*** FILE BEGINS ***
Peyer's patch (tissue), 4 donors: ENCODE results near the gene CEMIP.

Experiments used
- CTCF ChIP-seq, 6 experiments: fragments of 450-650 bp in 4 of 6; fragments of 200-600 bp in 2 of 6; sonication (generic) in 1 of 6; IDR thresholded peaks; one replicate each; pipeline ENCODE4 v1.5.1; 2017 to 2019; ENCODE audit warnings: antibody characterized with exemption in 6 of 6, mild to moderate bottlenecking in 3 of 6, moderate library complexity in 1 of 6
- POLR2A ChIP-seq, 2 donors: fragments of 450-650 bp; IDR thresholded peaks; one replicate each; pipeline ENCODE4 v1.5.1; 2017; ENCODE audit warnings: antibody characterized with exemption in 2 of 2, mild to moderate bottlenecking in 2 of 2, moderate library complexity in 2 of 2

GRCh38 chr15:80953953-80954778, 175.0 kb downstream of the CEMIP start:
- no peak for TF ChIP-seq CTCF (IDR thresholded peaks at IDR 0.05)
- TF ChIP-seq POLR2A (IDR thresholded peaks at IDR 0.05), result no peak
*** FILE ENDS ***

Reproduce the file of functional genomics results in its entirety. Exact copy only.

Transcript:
Peyer's patch (tissue), 4 donors: ENCODE results near the gene CEMIP.

Experiments used
- CTCF ChIP-seq, 6 experiments: fragments of 450-650 bp in 4 of 6; fragments of 200-600 bp in 2 of 6; sonication (generic) in 1 of 6; IDR thresholded peaks; one replicate each; pipeline ENCODE4 v1.5.1; 2017 to 2019; ENCODE audit warnings: antibody characterized with exemption in 6 of 6, mild to moderate bottlenecking in 3 of 6, moderate library complexity in 1 of 6
- POLR2A ChIP-seq, 2 donors: fragments of 450-650 bp; IDR thresholded peaks; one replicate each; pipeline ENCODE4 v1.5.1; 2017; ENCODE audit warnings: antibody characterized with exemption in 2 of 2, mild to moderate bottlenecking in 2 of 2, moderate library complexity in 2 of 2

GRCh38 chr15:80953953-80954778, 175.0 kb downstream of the CEMIP start:
- no peak for TF ChIP-seq CTCF (IDR thresholded peaks at IDR 0.05)
- TF ChIP-seq POLR2A (IDR thresholded peaks at IDR 0.05), result no peak